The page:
A leaking non-bulk package may not be forwarded until repaired, reconditioned, or overpacked in accordance with §173.3 of this subchapter. Except as otherwise provided in this section, a bulk packaging that no longer conforms to this subchapter may not be forwarded by rail unless repaired or approved for movement by the Associate Administrator for Safety, Federal Railroad Administration. Notification and approval must be in writing, or through telephonic or electronic means, with subsequent written confirmation provided within two weeks. For the applicable address and telephone number, see §107.117(d)(4) of this chapter. A leaking bulk package containing a hazardous material may be moved without repair or approval only so far as necessary to reduce or to eliminate an immediate threat or harm to human health or to the environment when it is determined its movement would provide greater safety than allowing the package to remain in place. In the case of a liquid leak, measures must be taken to prevent the spread of liquid.

[65 FR 50462, Aug. 18, 2000]

Subpart C—General Handling and Loading Requirements

§174.55   General requirements.

(a) Each package containing a hazardous material being transported by rail in a freight container or transport vehicle must be loaded so that it cannot fall or slide and must be safeguarded in such a manner that other freight cannot fall onto or slide into it under conditions normally incident to transportation. When this protection cannot be provided by using other freight, it must be provided by blocking and bracing. For examples of blocking and bracing in freight containers and transport vehicles, see Bureau of Explosives Pamphlet No. 6 and the Intermodal Loading Guide for Products in Closed Trailers and Containers (IBR, see §171.7 of this subchapter).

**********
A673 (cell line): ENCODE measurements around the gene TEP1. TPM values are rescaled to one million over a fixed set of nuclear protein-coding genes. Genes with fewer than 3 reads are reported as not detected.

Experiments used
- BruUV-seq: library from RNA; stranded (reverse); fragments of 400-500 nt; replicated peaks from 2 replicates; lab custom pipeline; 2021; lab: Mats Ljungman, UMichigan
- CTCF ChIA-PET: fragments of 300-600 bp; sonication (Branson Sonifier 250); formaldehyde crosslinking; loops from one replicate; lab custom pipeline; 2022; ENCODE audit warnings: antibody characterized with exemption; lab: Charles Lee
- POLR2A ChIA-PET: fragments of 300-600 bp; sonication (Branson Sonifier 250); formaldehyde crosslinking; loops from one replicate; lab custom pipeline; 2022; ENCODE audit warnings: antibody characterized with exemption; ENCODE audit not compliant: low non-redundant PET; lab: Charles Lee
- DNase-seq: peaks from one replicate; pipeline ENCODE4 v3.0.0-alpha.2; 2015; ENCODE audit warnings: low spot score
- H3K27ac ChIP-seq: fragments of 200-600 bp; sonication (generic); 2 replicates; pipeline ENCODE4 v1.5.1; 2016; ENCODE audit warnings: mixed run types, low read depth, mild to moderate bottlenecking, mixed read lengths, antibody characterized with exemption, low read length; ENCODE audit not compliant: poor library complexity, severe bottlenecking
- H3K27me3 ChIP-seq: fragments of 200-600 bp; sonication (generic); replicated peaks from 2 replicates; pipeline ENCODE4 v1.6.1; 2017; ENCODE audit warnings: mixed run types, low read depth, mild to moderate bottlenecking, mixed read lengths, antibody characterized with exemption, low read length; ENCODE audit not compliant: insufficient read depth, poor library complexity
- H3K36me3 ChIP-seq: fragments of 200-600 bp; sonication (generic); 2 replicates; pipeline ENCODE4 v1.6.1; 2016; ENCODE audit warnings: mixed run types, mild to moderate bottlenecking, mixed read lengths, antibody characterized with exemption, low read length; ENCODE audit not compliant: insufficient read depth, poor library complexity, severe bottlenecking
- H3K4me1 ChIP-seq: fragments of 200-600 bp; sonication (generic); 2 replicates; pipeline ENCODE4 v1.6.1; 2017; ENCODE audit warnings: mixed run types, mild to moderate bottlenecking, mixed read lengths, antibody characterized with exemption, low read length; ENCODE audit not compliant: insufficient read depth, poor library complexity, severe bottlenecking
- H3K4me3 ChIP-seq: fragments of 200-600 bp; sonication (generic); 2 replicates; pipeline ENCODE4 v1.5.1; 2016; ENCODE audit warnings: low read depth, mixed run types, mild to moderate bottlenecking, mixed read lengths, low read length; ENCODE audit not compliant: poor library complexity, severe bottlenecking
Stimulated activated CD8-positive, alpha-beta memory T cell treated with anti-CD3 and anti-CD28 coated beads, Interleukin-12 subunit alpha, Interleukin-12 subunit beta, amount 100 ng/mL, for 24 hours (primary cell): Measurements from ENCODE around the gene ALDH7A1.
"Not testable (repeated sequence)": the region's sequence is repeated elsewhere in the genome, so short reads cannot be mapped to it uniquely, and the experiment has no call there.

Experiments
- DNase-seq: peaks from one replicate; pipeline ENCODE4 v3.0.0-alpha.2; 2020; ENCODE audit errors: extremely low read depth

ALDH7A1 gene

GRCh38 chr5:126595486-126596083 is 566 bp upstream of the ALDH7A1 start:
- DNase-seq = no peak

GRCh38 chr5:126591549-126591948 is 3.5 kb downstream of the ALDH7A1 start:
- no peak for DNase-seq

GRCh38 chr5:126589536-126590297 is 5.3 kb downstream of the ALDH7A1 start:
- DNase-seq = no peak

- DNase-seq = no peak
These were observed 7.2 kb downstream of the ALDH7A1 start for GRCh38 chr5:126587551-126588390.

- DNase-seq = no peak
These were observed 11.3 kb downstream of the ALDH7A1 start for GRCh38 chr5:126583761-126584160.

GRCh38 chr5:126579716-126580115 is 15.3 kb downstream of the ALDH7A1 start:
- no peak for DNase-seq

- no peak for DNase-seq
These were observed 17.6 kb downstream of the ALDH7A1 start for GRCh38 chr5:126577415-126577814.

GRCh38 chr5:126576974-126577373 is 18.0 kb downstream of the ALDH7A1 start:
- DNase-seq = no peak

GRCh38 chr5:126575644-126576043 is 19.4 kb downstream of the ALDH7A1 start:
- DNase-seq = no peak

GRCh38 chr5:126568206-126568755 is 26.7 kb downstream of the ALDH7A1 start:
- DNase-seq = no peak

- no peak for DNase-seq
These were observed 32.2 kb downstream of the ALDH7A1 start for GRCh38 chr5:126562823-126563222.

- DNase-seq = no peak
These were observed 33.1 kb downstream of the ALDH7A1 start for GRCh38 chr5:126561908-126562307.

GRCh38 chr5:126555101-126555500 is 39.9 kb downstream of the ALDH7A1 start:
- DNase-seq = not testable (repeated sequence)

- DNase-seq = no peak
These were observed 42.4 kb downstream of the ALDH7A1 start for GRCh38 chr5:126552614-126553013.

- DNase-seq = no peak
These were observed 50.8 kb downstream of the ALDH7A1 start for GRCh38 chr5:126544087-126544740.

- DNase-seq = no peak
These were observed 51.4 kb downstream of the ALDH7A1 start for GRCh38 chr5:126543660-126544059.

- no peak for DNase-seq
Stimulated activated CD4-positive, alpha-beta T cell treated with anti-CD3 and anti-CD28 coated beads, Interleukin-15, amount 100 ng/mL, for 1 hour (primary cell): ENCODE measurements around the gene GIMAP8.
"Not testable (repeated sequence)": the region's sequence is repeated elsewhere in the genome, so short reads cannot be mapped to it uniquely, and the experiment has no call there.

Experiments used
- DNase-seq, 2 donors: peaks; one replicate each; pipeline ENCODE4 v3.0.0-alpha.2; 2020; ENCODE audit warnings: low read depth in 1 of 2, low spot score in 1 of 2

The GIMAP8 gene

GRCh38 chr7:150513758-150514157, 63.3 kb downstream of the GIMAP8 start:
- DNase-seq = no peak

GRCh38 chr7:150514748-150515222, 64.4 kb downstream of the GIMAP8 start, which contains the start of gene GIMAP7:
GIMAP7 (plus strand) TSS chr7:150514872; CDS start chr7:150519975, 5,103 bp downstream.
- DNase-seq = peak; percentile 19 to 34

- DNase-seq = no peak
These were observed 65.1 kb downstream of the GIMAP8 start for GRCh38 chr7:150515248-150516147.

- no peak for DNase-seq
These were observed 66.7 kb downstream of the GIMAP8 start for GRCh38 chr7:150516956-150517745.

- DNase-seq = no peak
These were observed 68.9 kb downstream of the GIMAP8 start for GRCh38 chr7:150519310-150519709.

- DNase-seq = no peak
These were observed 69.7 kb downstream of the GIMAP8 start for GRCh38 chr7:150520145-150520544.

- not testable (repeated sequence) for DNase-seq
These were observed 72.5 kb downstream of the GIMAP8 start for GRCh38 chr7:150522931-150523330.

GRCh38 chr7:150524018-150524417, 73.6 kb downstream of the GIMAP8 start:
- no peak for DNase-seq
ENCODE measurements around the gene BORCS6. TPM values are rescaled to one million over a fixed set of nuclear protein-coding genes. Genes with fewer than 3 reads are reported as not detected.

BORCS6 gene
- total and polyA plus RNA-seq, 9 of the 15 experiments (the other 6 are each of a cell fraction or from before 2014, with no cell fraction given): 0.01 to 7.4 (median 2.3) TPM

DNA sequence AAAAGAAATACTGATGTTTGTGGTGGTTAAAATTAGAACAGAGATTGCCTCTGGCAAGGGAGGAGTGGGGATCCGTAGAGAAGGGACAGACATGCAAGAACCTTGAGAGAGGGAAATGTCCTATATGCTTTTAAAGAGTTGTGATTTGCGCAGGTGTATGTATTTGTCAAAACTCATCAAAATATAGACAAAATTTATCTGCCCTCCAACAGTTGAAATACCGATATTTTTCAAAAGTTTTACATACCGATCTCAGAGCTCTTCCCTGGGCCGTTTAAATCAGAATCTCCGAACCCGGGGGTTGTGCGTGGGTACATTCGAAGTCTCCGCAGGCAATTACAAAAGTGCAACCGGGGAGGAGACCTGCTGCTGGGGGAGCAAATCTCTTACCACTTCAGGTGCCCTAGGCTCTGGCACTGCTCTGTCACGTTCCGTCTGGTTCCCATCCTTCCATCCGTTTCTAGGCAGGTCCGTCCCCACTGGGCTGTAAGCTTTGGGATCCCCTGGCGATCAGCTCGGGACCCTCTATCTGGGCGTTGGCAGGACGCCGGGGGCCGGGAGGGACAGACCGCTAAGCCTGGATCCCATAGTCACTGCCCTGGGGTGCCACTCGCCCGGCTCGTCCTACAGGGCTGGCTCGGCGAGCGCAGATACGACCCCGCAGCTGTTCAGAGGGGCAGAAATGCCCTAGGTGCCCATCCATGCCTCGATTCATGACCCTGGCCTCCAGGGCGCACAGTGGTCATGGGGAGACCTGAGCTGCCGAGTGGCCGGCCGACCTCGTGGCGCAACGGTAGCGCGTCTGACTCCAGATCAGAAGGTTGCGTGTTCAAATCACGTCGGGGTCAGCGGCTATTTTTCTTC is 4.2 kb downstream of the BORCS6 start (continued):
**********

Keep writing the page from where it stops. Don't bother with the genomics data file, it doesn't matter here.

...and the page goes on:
(b) Each package containing a hazardous material bearing package orientation markings prescribed in §172.312 of this subchapter must be loaded within a transport vehicle or freight container to remain in the correct position indicated by those markings during transportation.

(c) The doors of a freight container or transport vehicle may not be used to secure a load that includes a package containing a hazardous material unless the doors meet the design strength requirements of Specification M-930 (for freight containers) and M-931 (for trailers) in the AAR's specification for “Specially Equipped Freight Car and Intermodal Equipment” (IBR, see §171.7 of this subchapter) and the load is also within the limits of the design strength requirements for the doors.